Money problems keep workers from excelling, poll finds

Money problems keep workers from excelling, poll finds
Share

Dive Brief:

  • While 42% of U.S. employees said their financial status has improved in the last two years, nearly as many — 38% — report living paycheck to paycheck, according to the results of a Feb. 11 Willis Towers Watson poll.
  • The report revealed 39% of workers couldn’t come up with $3,000 if they faced an unexpected need within the next month. And 18% of workers who earn more than $100,000 a year live paycheck to paycheck. Seventy percent of respondents said they are saving less money for retirement than they should. Accordingly, nearly a third said money problems adversely impact their lives; among the 27% of respondents who said they struggle with money, 39% said “money concerns keep them from doing their best at work.”
  • “Financial health is not just about income. The impact of financial problems on employees’ health and stress, even for those who aren’t living paycheck to paycheck, is unmistakeable,” Steve Nyce, WTW’s senior economist, said in a media release. “No matter the source, financial stress has a negative impact on their lives, underscored by hampering their ability to perform effectively at work.”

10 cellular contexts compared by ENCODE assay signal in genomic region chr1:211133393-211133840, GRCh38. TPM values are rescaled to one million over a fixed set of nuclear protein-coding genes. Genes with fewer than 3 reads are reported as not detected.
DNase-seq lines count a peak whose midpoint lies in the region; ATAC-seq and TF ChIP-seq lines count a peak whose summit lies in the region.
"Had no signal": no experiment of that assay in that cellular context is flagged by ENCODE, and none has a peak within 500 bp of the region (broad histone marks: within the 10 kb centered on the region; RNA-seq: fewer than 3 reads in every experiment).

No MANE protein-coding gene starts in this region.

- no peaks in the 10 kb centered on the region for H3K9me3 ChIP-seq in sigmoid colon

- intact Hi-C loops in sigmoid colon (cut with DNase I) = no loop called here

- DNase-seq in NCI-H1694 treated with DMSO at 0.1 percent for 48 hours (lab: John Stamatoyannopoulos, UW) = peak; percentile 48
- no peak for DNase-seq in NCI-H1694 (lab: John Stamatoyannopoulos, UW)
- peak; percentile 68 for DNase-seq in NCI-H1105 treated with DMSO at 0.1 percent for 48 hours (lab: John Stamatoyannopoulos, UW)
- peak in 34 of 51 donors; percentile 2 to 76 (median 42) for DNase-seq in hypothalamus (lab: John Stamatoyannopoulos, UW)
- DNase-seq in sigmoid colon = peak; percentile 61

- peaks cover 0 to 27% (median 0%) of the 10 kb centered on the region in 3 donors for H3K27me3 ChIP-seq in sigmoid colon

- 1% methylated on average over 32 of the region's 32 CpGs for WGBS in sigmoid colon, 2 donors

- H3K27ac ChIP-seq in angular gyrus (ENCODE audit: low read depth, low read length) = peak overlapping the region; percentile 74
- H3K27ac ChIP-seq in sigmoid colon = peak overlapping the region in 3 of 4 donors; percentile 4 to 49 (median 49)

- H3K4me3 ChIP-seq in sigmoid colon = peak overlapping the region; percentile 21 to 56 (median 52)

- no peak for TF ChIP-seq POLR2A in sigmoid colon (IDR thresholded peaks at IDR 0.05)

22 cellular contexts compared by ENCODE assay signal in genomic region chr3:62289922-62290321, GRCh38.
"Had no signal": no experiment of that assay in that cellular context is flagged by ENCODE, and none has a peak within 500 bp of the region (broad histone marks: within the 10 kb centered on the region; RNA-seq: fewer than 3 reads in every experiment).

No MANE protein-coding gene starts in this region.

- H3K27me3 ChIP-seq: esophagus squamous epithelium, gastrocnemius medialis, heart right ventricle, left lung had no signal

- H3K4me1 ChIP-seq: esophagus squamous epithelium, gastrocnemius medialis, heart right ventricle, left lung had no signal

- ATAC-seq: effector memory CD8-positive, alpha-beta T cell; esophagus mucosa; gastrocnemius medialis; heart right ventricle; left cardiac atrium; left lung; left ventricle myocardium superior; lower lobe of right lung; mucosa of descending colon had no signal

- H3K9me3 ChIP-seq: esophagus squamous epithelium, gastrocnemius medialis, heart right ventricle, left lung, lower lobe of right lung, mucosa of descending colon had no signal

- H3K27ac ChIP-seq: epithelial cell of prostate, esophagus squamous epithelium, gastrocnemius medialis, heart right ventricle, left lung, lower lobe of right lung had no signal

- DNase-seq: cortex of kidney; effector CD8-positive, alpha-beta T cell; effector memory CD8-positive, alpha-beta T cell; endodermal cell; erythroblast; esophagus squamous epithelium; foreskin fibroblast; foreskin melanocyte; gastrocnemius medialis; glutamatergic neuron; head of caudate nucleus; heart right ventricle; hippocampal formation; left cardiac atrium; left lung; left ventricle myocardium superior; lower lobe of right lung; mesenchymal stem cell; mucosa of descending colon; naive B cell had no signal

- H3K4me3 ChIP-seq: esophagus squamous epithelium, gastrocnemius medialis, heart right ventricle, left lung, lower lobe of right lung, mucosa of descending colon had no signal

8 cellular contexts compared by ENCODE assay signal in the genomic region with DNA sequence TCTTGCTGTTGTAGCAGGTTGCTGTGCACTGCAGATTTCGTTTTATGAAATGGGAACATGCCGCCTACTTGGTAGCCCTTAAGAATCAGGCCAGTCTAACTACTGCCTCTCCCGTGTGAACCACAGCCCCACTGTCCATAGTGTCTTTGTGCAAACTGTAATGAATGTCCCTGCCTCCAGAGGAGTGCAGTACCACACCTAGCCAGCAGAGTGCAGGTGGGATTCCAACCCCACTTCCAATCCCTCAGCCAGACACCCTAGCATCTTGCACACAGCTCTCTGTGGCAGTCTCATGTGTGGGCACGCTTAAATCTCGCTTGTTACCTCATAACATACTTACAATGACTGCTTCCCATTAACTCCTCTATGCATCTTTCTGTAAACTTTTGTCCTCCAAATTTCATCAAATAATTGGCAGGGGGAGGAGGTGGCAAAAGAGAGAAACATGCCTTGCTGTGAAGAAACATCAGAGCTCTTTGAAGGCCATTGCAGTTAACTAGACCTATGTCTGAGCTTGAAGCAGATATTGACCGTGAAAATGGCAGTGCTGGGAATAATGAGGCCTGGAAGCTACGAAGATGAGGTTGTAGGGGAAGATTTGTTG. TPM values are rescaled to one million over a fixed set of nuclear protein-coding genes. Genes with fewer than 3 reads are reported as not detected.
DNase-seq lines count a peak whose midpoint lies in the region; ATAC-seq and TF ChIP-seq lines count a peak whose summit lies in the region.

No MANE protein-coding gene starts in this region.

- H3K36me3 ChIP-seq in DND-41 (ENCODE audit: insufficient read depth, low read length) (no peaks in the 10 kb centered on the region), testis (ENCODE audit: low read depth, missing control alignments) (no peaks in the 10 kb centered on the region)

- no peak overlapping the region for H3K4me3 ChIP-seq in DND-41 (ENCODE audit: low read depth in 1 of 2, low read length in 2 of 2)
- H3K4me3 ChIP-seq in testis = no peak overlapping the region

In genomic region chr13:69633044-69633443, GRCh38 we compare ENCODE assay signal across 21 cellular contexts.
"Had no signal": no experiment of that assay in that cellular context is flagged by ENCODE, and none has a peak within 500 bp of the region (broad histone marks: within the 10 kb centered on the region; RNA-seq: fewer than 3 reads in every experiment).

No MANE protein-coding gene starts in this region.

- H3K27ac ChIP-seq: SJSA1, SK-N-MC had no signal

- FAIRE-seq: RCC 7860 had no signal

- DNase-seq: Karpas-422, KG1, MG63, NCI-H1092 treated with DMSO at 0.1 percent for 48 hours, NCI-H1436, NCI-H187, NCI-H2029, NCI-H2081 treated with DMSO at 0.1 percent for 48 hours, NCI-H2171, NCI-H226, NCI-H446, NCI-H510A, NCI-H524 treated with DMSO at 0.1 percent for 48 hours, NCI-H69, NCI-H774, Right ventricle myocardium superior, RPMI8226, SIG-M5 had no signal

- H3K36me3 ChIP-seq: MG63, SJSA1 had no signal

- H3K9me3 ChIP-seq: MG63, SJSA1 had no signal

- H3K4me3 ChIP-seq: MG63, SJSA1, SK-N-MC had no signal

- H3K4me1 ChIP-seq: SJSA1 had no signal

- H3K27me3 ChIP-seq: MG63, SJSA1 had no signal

Dive Insight:

To keep employees on board, stress-free and productive, employers may need to come up with strategies for helping workers with financial problems. Many employers have expanded their well-being programs to include a financial component, but a Mercer study found that to attract and retain younger workers, a competitive base pay is needed.

Given the widespread nature of financial problems, well-being initiatives, in addition to fair pay in benefits, will likely help at least some workers. Most employers in a WorldatWork survey (70%) have chosen to help workers with their finances by expanding their financial well-being offerings with programming such as budgeting assistance, debt consolidation services and tuition assistance.

To see true effectiveness, however, employers may need to rethink their financial well-being strategies, Bob Armour, CMO at Jellyvision, said in a 2019 article for HR Dive. Some strategies include prioritizing financial benefits guidance, rebranding open enrollment as a yearly financial check-up and providing unbiased financial advice.

Source: HR Dive

Submit a Comment